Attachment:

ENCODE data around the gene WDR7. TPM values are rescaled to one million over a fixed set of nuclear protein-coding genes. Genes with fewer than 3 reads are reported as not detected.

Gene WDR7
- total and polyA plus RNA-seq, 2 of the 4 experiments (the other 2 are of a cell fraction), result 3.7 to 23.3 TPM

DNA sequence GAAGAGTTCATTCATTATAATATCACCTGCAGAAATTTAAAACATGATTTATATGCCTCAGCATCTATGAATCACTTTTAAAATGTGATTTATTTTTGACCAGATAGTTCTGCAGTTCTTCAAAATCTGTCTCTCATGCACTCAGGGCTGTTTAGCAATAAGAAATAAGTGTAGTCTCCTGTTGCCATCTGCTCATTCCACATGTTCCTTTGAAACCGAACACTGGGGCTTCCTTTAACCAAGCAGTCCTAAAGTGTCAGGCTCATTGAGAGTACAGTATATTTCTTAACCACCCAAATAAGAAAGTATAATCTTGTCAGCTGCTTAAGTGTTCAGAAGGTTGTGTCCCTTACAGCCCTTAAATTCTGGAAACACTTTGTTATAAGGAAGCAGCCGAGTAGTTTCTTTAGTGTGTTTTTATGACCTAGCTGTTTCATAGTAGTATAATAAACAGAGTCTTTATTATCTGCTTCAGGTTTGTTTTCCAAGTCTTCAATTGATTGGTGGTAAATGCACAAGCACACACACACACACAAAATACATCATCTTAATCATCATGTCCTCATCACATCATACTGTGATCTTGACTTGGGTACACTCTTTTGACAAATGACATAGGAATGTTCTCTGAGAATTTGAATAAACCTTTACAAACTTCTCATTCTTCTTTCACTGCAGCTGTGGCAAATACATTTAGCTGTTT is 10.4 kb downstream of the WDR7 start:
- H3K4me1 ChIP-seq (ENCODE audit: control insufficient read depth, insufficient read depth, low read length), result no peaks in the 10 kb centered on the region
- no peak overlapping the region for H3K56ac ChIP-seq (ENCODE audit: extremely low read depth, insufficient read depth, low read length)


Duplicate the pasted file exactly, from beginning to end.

ENCODE data around the gene WDR7. TPM values are rescaled to one million over a fixed set of nuclear protein-coding genes. Genes with fewer than 3 reads are reported as not detected.

Gene WDR7
- total and polyA plus RNA-seq, 2 of the 4 experiments (the other 2 are of a cell fraction), result 3.7 to 23.3 TPM

DNA sequence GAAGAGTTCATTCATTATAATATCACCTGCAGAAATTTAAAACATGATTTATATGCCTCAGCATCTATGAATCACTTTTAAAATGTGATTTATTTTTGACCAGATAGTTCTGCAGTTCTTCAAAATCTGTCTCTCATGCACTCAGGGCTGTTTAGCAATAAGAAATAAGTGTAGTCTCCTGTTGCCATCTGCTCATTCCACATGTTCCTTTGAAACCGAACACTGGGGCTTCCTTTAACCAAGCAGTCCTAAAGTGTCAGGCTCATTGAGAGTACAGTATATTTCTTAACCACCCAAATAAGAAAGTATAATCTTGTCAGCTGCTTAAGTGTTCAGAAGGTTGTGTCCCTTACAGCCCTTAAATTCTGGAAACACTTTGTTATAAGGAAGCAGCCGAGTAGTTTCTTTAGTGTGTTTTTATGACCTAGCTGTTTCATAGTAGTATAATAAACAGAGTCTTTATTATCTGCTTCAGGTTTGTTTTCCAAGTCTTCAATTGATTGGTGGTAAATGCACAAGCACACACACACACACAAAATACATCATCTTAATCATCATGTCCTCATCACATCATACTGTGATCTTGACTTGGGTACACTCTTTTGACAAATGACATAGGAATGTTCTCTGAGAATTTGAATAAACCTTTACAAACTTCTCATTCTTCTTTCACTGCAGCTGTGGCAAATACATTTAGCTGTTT is 10.4 kb downstream of the WDR7 start:
- H3K4me1 ChIP-seq (ENCODE audit: control insufficient read depth, insufficient read depth, low read length), result no peaks in the 10 kb centered on the region
- no peak overlapping the region for H3K56ac ChIP-seq (ENCODE audit: extremely low read depth, insufficient read depth, low read length)